The fun and ever frustrating vaccination process started for me a few months ago when I began my search for my immunization files. I was pretty sure I had all the recommended vaccinations as a child, but never provided my pediatrician files to my current doctor. I also knew I got the yellow fever vaccination for a trip to Brazil from a travel clinic somewhere in Boston, but wasn’t sure what other vaccinations and, more devastatingly, couldn’t have told you the name of the clinic if my life depended on it!
With the help of my family back in Massachusetts, I was able to finally track down the location of the documents and eventually get them in my possession. Then there were multiple attempts to get these vaccinations in my files - my experiences with my healthcare provider, a mid-Atlantic HMO, could be a whole separate blog, but I won’t even go there.
After many phone calls and an appointment with a travel nurse, it was determined that my Tetanus and Typhoid were outdated and I needed Hep A because I never got the second dosage back in ’06. Luckily, all three were covered under my normal insurance (I know this isn’t always the case).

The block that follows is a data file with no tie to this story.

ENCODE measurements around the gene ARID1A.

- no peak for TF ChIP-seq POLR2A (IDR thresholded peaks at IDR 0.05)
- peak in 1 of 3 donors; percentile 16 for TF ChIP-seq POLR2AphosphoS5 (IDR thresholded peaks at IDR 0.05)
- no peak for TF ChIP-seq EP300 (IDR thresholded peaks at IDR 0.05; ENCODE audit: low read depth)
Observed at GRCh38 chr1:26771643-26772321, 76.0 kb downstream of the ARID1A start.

So this morning I got the Tetanus and Typhoid shot in my right shoulder and Hep A in my left shoulder. The nurse told me that the Tetanus shot makes your arm sore and they purposely put it in the arm that you expect to move around the most because this makes it hurt less. I wonder what it would fill like in my left arm because it actually was bothering me all day!
Lastly, I got three months prescription of my daily “medication” and a prescription for an antibiotic in case of travelers’ diarrhea. Surprisingly, they didn’t give me malaria pills, which I had heard other Americans were prescribed, but I’m not a fan of them anyways. I added high concentrated deet to the shopping list and will also buy some once I get there as I hear bug spray works best when bought in country.
Relieved to have checked this off my To Do list! #ibmcsc Indonesia